Office space demand in APAC set to grow up to 1.35b sq ft in the next decade: C&W
India is next to China in becoming a powerhouse in the region.
More office space will be required in Asia Pacific over the next ten years than the previous decade, despite the challenge from work from home arrangements, forecasts Cushman & Wakefield CEO for Asia Pacific, Matthew Bouw.
A total of 1.35 billion square feet of office space is projected to be required in the next decade across the Asia Pacific region, a 66% increase from the 800 million absorbed by corporate occupiers over the last decade.
It's a phenomenal figure especially when you consider just how busy the region’s skylines have been with construction cranes over the past decade. And they're bound to be busier in the next.
“55% of the office construction worldwide is in APAC and construction is already underway. From now till end 2024, we are anticipating an average of 120 million square feet of office space to be built each year,” Bouw said.
Demographics, economics and other factors which are impacting the office sector will also drive activity across all real estate asset classes this decade.
Across the world, 1.94 billion square feet of Grade A offices were added between 2010 and 2020. From that figure, APAC had the largest share at 42%. Bouw said that this is larger than the Americas and Europe.
“All of those trends in our Asia on the Rise report - population growth, GDP growth, middle class consumers, working age population, growth in knowledge workers - will have an impact on office demand. The world is forecast to require 2.1 billion square feet of office this decade and of that, 65% will be in APAC.”
Bouw said that the growth of the real estate sector in APAC until 2030 will generally be driven by the projected growth of the country economies within the region.
“If you think about the world economy between now and the end of the decade, it is going to grow from US$87 trillion to about US$114 trillion. Asia Pacific is going to lead the growth,” he said.
“It will lead not only as the largest regional economy in the world, but also as the fastest growing regional economy in the world. By the end of the decade, the Asia Pacific economy as a region will make up 40% of the world's GDP output,” he added.
Leading this growth are three primary areas in APAC: China, India, and the Association of South East Asian Nations or ASEAN.
“The Chinese economy is forecast to grow by about US$8 trillion by the end of this decade. That equates to 59% growth in the Chinese economy, growing from about US$14 trillion to US$22 trillion. That is the equivalent of adding the economy of France three times over,” he said.
“Contrasting it to the US, the US economy is estimated to grow 25% in that time. As a result, the Chinese economy is quickly catching up to the US as the world's largest economy,” he added.
India is seen to improve in the next decade, alongside ASEAN countries such as Indonesia, Vietnam and the Philippines.
“India is currently ranked the seventh largest economy in the world. By the end of the decade, it will ascend to be the fourth largest economy, forecast to grow by an astonishing 67%,” Bouw noted.
“The third powerhouse economy is ASEAN that is made up of a bloc of 10 countries with fast-growing South East Asia economies like Indonesia, Vietnam, and the Philippines. This bloc has a total population of 667 million and its GDP is forecast to grow at around 4.6% per annum over the course of the decade,” he added. “This is impressive when you compare the forecast annual GDP growth for EMEA is 1.6% and the Americas at 2.1% for the same period.”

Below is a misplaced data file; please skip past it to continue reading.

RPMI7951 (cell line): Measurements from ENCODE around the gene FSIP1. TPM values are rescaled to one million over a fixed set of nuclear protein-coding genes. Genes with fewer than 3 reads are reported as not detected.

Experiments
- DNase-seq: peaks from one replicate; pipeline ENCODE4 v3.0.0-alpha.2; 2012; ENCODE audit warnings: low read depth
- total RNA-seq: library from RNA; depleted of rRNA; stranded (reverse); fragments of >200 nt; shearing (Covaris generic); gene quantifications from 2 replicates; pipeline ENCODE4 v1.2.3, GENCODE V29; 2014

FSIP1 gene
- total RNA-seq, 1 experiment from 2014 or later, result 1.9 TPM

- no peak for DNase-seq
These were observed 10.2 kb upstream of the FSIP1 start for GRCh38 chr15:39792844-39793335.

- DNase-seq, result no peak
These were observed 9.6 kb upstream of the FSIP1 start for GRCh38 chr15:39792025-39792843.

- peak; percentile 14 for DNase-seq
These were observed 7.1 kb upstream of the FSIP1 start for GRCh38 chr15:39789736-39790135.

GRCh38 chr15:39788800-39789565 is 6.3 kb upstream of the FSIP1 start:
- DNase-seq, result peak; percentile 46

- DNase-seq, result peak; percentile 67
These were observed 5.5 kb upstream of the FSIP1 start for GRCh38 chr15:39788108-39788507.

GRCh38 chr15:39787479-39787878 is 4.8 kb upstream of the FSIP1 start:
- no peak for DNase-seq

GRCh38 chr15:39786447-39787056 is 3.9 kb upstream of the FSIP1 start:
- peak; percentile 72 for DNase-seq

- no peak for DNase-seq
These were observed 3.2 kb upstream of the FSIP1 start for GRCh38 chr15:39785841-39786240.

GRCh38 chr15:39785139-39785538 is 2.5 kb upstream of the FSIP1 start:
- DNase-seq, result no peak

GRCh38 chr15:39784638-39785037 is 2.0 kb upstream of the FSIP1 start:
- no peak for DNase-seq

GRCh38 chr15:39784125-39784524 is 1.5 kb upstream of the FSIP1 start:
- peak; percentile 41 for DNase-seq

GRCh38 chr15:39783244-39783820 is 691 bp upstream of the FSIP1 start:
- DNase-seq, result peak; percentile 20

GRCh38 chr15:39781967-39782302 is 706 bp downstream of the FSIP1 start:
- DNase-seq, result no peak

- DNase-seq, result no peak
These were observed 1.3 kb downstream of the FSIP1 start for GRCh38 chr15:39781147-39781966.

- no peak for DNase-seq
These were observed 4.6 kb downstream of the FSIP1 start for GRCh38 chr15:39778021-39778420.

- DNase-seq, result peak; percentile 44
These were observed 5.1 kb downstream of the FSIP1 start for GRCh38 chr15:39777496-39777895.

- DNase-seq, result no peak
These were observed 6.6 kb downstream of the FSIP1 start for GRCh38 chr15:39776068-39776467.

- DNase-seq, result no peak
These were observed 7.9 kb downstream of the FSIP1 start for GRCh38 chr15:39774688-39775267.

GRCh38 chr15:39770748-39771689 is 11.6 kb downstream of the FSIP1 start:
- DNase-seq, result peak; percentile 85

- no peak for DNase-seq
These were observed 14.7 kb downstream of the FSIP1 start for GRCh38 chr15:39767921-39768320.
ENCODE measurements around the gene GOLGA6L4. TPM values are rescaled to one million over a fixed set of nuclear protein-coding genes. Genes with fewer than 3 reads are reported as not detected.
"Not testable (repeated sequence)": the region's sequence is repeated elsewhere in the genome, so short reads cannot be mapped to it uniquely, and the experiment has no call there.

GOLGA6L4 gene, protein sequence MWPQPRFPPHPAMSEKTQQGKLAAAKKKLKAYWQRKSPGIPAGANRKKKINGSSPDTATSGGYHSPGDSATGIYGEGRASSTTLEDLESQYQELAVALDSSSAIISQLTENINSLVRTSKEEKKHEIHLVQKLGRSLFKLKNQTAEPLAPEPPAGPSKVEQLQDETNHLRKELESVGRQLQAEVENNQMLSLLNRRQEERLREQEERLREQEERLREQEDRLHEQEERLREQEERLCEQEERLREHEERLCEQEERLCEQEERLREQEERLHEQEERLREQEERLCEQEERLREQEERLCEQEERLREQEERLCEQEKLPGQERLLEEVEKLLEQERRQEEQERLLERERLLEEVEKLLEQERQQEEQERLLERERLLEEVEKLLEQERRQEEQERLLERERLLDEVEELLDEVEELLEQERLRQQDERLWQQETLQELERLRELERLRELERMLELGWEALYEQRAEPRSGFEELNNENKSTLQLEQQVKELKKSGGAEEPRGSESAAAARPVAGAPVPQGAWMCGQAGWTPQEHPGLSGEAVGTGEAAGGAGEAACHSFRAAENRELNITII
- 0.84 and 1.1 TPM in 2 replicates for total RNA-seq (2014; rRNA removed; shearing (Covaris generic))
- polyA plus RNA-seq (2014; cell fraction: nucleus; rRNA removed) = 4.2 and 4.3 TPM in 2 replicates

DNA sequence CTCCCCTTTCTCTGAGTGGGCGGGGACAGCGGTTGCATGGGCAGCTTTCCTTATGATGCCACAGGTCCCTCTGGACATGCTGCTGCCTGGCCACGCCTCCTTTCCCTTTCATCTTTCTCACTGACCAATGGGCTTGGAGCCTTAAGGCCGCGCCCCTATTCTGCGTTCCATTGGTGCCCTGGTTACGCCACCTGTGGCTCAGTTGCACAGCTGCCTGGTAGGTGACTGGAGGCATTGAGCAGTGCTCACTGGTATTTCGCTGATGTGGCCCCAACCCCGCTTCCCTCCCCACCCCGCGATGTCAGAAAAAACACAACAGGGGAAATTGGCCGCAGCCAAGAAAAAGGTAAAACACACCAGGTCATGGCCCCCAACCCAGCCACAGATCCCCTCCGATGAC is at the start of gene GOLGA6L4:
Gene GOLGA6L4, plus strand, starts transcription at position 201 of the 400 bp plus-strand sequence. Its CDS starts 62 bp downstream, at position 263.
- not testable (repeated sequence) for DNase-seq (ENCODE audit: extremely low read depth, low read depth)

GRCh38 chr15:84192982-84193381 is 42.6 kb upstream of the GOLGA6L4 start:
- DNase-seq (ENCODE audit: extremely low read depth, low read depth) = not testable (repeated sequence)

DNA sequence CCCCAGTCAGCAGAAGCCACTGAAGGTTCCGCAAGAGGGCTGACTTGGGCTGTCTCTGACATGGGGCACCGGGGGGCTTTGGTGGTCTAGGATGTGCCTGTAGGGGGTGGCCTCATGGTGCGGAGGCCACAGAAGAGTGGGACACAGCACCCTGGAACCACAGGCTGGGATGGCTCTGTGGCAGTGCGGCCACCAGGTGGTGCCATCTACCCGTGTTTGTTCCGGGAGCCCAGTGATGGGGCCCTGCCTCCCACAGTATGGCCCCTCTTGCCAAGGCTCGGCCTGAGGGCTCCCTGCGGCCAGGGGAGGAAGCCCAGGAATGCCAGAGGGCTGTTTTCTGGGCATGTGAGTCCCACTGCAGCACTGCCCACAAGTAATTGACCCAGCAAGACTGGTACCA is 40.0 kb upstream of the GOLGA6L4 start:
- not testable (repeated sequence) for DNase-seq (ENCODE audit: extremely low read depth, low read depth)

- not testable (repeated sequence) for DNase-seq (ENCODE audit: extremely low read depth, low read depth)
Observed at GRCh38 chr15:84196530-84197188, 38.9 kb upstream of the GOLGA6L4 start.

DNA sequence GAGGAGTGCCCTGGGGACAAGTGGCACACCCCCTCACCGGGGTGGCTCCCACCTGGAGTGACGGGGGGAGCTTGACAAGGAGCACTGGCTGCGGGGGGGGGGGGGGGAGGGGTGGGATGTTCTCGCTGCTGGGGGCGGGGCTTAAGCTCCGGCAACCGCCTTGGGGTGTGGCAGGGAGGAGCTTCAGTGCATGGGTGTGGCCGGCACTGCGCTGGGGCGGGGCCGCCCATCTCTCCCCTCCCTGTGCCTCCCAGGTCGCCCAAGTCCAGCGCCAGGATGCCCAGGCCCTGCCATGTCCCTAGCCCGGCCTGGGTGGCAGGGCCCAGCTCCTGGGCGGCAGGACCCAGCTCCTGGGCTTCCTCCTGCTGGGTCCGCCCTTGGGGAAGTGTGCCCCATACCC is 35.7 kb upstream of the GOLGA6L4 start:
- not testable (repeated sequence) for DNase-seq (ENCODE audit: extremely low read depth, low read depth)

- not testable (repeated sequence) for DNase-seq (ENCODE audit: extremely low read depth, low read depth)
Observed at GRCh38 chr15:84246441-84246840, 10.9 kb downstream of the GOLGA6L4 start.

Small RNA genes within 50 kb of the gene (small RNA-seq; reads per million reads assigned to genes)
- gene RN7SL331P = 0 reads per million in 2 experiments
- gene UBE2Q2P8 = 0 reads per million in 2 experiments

India as the next big powerhouse
Bouw highlighted India as one of the more promising countries that is likely to grow rapidly in the next decade. Whilst China will still lead by a large mile, India is projected to become the third biggest contributor to growth in the APAC region, after China and Japan.
Using commercial real estate giant Blackstone as an example, India’s real estate market is expected to grow rapidly, backed by strong potential demand and a large and relatively young population.
“Blackstone is one of the largest owners of Grace A office space in India, with an estimated 125 million square feet. This is a good leading indicator of what is happening in the Indian economy,” he said.
“One of the areas that gives investors a greater level of confidence is around the regulatory reforms in India. They put in place bankruptcy laws and the Real Estate Regulation Act (RERA) to help regulate real estate,” he added.
Just in the last two years, Bouw said that large global institutional investors such as Blackstone and Brookfield have kicked off the first ever real estate investment trusts (REITs) in the Indian market. This shows India becoming a more mature real estate market.
“An important stat for investors is the ease of doing business index and India’s position has improved by 79 places over the last 5 years,” he said.
“On the corporate side, companies like IBM and Microsoft have big footprints in India which includes global capability centers - BPOs, R&D and innovation,” he added.
Middle class to drive growth
Real estate activity will be driven by the growth in middle class in Asia Pacific.
There are currently 7.8 billion people in the world, 3.7 billion of those are classified as middle class and of that, 2 billion or 54% are based in Asia the region. Based on the forecast growth in the middle class, 89% is going to come from this region. This decade, 2020 to 2030, the world will add around 1.67 billion middle class consumers, of which about 1.5 billion will be in APAC.
“So, what does that mean? Fundamentally, across all real estate asset classes, whether it is office, retail, industrial, logistics, hotels, residential, you are likely to see significant growth in demand over the course of this decade.” Bouw noted.
Photo courtesy of Cushman & Wakefield.